In developing countries, the impact of rapidly increasing resistance rates is of particular importance and concern. Respiratory disease has overtaken diarrhoea as the most frequent cause of child death in these countries, [26] with community-acquired S. pneumoniae among the main pathogenic species. This organism also demonstrates increasing resistance to a variety of antibiotic agents [27].

2.2. Changing the Dialogue between Healthcare Professionals and Patients

Misconceptions and uncertainties regarding the role of antibiotics exist among patients and primary care physicians [28]. For example, a survey in Australia revealed that only 50% of patients are conscious of the development of antibiotic resistance, with even fewer (40%) aware that antibiotics are ineffective against viruses [29]. This echoes European research reporting that around half of patients believed antibiotics were effective in treating viruses, cold and flu [30].

RTIs are the most commonly treated acute problem in primary care [31], with the majority of infections of viral origin. In patients with RTIs at high risk of developing complications the use of antibiotics needs to be considered. However, complication rates have markedly reduced [31,32] and the need for antibiotics is no longer required in the majority of people with RTIs. Furthermore, in developed countries with comparatively low antibiotic use, complications are no more frequent than in developed countries with high antibiotic use.

Despite this, antibiotic use for RTIs in primary care remains high. In Europe, upper RTIs accounted for 57% of antibiotics used, with a further 30% for lower RTIs; in contrast the next most common condition was urinary tract infections at 7% [30]. In the UK, 60% of all antibiotics prescribed are for patients with RTIs [33]. In Bangkok, Thailand, the prevalence of antibiotic prescription for some RTIs was as high as 78%–94% [34]. A lower prescription rate of 33.5% was observed in Norway for patients with RTIs seen in primary care [35]. In Italy, antibiotics were prescribed for 44% of croup, influenza and common cold cases presenting in primary care [36].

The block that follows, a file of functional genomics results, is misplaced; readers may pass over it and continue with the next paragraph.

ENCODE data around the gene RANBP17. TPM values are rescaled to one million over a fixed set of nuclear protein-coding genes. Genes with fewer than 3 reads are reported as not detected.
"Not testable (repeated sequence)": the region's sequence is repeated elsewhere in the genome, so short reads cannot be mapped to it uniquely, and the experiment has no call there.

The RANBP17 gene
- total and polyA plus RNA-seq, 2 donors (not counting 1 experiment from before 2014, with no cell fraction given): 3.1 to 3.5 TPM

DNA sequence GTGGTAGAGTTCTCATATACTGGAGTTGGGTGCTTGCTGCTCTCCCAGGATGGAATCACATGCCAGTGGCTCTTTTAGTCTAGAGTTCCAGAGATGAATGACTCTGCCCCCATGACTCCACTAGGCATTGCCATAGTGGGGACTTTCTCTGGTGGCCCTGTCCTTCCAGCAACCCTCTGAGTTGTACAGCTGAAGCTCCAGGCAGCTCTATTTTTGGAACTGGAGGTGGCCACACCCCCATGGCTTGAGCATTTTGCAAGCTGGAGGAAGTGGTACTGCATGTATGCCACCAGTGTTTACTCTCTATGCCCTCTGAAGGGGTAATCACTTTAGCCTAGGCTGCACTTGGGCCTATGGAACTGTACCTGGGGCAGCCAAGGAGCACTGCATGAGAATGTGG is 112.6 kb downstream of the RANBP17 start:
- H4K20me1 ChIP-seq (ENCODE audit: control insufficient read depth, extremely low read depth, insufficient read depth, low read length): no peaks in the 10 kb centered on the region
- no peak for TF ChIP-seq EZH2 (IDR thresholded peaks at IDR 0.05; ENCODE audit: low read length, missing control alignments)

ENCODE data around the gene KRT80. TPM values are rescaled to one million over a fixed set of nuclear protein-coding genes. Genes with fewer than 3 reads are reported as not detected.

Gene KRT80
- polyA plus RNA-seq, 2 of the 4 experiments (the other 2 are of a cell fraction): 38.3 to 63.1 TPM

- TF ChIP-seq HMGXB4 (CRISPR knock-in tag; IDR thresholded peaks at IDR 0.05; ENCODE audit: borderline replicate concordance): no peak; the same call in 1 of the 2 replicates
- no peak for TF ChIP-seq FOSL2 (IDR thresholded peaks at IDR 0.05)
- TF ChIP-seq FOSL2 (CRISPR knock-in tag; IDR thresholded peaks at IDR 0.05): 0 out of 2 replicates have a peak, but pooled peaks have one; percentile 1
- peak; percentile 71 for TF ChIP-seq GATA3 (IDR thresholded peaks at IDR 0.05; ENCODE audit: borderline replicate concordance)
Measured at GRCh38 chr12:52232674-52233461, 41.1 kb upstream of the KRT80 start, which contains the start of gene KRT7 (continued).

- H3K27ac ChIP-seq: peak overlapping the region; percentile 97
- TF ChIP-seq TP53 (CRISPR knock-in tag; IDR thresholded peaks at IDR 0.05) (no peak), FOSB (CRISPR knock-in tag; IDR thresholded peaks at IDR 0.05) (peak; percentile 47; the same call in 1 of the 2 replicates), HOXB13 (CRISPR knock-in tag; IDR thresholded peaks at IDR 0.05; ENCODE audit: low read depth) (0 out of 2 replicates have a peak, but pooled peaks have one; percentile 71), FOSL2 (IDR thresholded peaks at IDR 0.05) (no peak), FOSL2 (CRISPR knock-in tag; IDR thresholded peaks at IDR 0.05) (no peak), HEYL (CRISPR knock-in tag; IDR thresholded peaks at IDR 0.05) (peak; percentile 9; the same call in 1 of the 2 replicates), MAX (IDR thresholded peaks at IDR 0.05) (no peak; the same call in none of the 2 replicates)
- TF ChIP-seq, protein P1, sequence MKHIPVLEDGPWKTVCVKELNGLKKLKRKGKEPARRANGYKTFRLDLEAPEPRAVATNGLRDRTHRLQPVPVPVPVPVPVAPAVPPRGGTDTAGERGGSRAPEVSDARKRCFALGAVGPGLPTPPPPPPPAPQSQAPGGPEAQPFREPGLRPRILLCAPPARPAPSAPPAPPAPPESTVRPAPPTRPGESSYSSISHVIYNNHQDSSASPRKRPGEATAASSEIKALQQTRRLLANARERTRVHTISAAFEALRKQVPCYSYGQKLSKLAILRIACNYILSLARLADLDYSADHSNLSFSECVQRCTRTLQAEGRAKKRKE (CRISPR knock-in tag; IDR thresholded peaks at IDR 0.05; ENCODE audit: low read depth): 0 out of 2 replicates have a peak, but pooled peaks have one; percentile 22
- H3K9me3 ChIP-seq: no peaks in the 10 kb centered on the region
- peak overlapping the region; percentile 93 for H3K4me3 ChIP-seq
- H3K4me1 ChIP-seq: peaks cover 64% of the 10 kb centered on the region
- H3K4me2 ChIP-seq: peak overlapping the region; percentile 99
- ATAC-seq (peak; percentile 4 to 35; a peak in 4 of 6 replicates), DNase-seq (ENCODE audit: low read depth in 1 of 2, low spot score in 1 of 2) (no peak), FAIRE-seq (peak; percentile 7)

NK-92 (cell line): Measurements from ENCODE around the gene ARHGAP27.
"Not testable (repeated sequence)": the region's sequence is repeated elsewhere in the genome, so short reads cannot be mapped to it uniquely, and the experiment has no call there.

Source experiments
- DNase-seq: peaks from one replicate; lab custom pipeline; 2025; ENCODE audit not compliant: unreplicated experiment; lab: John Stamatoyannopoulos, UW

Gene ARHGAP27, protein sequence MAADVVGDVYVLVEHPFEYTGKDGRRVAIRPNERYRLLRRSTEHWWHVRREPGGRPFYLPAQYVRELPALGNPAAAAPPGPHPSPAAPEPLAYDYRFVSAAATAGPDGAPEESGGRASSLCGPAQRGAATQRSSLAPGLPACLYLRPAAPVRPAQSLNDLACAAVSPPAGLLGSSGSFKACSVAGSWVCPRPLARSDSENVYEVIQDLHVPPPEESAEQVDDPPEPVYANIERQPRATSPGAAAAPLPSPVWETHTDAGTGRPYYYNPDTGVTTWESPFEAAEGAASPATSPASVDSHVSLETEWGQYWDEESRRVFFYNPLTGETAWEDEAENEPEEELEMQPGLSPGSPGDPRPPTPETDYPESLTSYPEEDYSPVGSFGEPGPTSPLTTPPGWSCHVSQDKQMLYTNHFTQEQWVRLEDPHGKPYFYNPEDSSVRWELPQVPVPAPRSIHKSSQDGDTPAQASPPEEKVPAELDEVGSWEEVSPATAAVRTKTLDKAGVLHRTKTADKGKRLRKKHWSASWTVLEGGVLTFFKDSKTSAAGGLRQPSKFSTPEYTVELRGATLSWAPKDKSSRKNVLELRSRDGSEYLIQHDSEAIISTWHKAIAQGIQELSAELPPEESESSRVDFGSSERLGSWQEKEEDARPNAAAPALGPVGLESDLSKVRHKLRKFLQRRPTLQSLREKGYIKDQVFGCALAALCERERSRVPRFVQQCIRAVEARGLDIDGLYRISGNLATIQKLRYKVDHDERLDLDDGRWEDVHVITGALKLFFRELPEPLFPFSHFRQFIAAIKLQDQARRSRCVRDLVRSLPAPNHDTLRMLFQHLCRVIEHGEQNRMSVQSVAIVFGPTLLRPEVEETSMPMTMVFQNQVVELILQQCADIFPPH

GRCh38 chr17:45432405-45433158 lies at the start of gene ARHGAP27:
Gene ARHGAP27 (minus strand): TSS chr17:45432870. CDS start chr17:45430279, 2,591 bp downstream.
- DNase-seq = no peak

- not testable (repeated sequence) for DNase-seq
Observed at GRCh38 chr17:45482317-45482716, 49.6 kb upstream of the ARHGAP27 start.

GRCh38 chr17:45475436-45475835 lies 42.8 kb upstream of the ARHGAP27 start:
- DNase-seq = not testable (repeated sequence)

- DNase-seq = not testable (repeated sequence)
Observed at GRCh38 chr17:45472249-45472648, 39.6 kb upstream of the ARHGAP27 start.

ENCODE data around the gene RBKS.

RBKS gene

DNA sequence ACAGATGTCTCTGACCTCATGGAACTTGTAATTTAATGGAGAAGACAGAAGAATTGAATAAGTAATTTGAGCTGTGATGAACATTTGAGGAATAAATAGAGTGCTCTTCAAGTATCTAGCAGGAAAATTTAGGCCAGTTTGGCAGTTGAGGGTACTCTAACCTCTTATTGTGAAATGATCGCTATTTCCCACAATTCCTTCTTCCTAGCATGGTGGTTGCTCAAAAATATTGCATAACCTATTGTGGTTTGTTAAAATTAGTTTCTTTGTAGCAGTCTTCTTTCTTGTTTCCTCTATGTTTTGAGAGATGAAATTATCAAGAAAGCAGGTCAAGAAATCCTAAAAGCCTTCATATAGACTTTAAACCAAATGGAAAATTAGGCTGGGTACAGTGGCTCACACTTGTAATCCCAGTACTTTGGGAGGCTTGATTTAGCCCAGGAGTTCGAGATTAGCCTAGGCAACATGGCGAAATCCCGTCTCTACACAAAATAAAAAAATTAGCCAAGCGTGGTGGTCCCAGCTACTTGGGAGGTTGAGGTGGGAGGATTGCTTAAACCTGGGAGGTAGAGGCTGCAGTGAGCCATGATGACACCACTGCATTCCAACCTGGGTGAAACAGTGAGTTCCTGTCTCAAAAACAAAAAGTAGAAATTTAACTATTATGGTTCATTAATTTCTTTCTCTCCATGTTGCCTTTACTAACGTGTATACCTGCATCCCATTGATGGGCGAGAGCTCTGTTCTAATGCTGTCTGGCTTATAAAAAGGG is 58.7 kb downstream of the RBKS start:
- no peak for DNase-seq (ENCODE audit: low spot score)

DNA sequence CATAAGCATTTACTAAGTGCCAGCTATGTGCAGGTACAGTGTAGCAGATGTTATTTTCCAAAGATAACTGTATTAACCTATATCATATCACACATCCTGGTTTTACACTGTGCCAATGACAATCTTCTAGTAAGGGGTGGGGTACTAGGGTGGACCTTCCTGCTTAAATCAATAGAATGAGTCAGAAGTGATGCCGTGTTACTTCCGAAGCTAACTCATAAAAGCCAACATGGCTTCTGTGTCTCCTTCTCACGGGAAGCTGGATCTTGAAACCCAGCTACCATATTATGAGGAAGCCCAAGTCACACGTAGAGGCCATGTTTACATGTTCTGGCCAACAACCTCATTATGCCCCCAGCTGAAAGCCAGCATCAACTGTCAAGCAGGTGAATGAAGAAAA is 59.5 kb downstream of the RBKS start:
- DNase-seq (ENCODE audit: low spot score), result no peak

There also appears to be a dissonance between physician and patient expectations during a RTI consultation. Primary care physicians say they often feel under pressure by the patient to prescribe antibiotics [37]. Some studies report that patients strongly influence the antibiotic prescribing of physicians by using a number of different behaviours, such as “in the next two days I must leave for my holidays” or “I got antibiotics for this before and it worked” [38]. Other studies report that only a small proportion of patients explicitly expect a prescription [39], and even if they do, their primary concern is to find symptomatic relief [37,40]. In a Dutch survey, patients who, prior to the consultation indicated a desire for an antibiotic, were equally satisfied with the consultation afterwards, irrespective of whether they received an antibiotic or not [41]. Furthermore, a clear explanation about the expected course and duration of disease, and a proper physical examination correlated more to patient satisfaction than a prescription.